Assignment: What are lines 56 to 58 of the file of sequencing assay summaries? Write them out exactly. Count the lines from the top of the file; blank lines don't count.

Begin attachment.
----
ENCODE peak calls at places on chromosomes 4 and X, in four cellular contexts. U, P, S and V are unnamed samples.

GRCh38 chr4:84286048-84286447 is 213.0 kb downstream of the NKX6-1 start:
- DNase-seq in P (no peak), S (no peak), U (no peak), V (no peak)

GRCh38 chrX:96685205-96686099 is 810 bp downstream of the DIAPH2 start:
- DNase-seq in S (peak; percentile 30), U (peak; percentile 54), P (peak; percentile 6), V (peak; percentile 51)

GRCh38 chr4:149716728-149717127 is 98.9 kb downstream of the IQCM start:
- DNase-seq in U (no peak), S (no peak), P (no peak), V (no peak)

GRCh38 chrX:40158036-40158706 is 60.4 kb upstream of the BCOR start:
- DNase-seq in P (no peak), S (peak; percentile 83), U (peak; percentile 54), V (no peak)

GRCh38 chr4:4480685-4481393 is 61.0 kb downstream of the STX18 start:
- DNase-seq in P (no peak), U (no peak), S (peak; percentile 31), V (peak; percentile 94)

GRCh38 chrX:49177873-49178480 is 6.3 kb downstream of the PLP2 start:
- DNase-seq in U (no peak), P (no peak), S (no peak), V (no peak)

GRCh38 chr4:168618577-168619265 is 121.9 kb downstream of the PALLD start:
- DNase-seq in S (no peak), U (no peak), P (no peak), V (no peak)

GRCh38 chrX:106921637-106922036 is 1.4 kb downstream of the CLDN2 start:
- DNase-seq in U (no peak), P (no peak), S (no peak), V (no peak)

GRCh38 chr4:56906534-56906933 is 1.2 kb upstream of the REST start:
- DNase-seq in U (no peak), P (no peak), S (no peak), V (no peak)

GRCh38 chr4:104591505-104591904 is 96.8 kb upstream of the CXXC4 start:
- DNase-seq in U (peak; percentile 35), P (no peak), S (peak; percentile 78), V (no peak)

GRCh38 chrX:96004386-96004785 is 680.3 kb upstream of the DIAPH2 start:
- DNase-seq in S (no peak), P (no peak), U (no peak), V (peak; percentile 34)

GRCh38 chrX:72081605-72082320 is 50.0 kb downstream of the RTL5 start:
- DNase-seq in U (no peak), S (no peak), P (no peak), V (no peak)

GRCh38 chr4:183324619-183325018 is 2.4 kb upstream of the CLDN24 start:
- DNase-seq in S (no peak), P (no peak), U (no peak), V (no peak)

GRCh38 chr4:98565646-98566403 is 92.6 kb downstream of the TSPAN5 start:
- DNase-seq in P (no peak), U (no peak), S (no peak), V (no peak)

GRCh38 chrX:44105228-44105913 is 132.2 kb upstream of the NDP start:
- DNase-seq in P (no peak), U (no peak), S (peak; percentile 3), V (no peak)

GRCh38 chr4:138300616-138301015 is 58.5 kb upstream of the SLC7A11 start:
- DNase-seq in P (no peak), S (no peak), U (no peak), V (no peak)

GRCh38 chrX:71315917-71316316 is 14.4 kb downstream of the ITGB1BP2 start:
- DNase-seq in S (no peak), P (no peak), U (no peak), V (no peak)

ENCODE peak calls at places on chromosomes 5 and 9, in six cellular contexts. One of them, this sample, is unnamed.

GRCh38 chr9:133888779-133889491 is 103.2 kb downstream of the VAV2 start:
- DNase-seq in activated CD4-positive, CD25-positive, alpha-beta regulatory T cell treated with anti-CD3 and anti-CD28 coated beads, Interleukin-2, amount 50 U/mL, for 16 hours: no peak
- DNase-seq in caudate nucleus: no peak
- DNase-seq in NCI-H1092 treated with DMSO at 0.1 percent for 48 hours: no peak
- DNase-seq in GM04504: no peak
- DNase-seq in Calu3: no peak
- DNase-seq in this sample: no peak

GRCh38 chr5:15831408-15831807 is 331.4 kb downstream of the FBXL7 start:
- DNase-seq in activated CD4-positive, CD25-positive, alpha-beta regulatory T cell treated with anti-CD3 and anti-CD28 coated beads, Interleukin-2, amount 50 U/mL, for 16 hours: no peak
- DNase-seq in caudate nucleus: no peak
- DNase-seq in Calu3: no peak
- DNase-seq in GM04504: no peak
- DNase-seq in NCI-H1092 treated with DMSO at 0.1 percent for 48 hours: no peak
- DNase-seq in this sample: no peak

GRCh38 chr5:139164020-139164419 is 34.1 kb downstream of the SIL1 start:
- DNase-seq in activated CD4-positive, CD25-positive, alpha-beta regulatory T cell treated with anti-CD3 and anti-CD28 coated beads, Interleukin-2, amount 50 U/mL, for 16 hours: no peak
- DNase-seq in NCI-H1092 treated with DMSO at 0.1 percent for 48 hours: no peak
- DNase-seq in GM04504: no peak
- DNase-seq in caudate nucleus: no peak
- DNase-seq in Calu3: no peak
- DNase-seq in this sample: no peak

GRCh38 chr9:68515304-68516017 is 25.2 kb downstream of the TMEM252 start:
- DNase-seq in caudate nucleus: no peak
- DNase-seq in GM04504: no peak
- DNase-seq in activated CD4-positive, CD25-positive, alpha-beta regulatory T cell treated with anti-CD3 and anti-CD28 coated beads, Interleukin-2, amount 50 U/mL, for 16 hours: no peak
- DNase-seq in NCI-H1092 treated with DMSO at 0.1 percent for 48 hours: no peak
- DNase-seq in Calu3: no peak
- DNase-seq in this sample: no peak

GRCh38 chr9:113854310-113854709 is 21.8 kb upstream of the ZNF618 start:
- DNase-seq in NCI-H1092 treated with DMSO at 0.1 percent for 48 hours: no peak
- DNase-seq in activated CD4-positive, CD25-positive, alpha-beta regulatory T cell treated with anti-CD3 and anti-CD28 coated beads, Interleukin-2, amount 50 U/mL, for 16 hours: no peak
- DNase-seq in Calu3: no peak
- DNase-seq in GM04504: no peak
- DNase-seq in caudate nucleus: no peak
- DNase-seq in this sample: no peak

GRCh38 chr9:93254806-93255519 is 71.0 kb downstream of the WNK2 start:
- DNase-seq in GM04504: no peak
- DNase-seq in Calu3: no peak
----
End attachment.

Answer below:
- DNase-seq in Calu3: no peak
- DNase-seq in this sample: no peak

GRCh38 chr9:68515304-68516017 is 25.2 kb downstream of the TMEM252 start: